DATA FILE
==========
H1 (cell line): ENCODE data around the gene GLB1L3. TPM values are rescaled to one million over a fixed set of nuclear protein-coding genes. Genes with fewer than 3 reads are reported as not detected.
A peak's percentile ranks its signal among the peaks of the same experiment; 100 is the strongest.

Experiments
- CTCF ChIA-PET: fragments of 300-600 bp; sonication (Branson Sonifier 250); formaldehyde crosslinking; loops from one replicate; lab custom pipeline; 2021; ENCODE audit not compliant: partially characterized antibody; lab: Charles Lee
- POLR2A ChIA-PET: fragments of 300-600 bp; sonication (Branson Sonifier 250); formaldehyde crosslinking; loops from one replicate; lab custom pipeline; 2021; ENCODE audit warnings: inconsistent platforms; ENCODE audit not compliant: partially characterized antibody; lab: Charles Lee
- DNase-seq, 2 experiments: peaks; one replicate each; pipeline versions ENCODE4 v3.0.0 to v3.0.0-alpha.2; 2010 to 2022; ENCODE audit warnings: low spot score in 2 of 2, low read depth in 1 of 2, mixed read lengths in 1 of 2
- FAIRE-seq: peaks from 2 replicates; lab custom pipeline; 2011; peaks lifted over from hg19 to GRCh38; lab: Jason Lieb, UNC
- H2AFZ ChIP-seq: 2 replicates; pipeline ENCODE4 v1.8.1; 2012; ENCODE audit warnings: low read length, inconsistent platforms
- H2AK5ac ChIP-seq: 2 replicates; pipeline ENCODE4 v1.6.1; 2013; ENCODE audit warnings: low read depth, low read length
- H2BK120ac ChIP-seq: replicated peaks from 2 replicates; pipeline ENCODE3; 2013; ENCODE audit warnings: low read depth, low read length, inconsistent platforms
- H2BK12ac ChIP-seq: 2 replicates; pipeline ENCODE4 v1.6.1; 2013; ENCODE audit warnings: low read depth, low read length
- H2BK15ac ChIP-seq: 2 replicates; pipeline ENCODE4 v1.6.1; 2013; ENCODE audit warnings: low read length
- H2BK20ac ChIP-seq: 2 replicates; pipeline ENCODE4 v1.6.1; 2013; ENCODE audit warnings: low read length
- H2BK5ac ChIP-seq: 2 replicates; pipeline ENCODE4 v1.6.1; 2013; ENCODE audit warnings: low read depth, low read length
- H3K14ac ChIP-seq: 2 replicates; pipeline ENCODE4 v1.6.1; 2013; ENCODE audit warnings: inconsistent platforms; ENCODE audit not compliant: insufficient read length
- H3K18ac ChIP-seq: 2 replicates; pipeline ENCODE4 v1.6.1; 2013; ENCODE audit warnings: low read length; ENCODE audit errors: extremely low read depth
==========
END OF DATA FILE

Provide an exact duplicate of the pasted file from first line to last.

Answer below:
H1 (cell line): ENCODE data around the gene GLB1L3. TPM values are rescaled to one million over a fixed set of nuclear protein-coding genes. Genes with fewer than 3 reads are reported as not detected.
A peak's percentile ranks its signal among the peaks of the same experiment; 100 is the strongest.

Experiments
- CTCF ChIA-PET: fragments of 300-600 bp; sonication (Branson Sonifier 250); formaldehyde crosslinking; loops from one replicate; lab custom pipeline; 2021; ENCODE audit not compliant: partially characterized antibody; lab: Charles Lee
- POLR2A ChIA-PET: fragments of 300-600 bp; sonication (Branson Sonifier 250); formaldehyde crosslinking; loops from one replicate; lab custom pipeline; 2021; ENCODE audit warnings: inconsistent platforms; ENCODE audit not compliant: partially characterized antibody; lab: Charles Lee
- DNase-seq, 2 experiments: peaks; one replicate each; pipeline versions ENCODE4 v3.0.0 to v3.0.0-alpha.2; 2010 to 2022; ENCODE audit warnings: low spot score in 2 of 2, low read depth in 1 of 2, mixed read lengths in 1 of 2
- FAIRE-seq: peaks from 2 replicates; lab custom pipeline; 2011; peaks lifted over from hg19 to GRCh38; lab: Jason Lieb, UNC
- H2AFZ ChIP-seq: 2 replicates; pipeline ENCODE4 v1.8.1; 2012; ENCODE audit warnings: low read length, inconsistent platforms
- H2AK5ac ChIP-seq: 2 replicates; pipeline ENCODE4 v1.6.1; 2013; ENCODE audit warnings: low read depth, low read length
- H2BK120ac ChIP-seq: replicated peaks from 2 replicates; pipeline ENCODE3; 2013; ENCODE audit warnings: low read depth, low read length, inconsistent platforms
- H2BK12ac ChIP-seq: 2 replicates; pipeline ENCODE4 v1.6.1; 2013; ENCODE audit warnings: low read depth, low read length
- H2BK15ac ChIP-seq: 2 replicates; pipeline ENCODE4 v1.6.1; 2013; ENCODE audit warnings: low read length
- H2BK20ac ChIP-seq: 2 replicates; pipeline ENCODE4 v1.6.1; 2013; ENCODE audit warnings: low read length
- H2BK5ac ChIP-seq: 2 replicates; pipeline ENCODE4 v1.6.1; 2013; ENCODE audit warnings: low read depth, low read length
- H3K14ac ChIP-seq: 2 replicates; pipeline ENCODE4 v1.6.1; 2013; ENCODE audit warnings: inconsistent platforms; ENCODE audit not compliant: insufficient read length
- H3K18ac ChIP-seq: 2 replicates; pipeline ENCODE4 v1.6.1; 2013; ENCODE audit warnings: low read length; ENCODE audit errors: extremely low read depth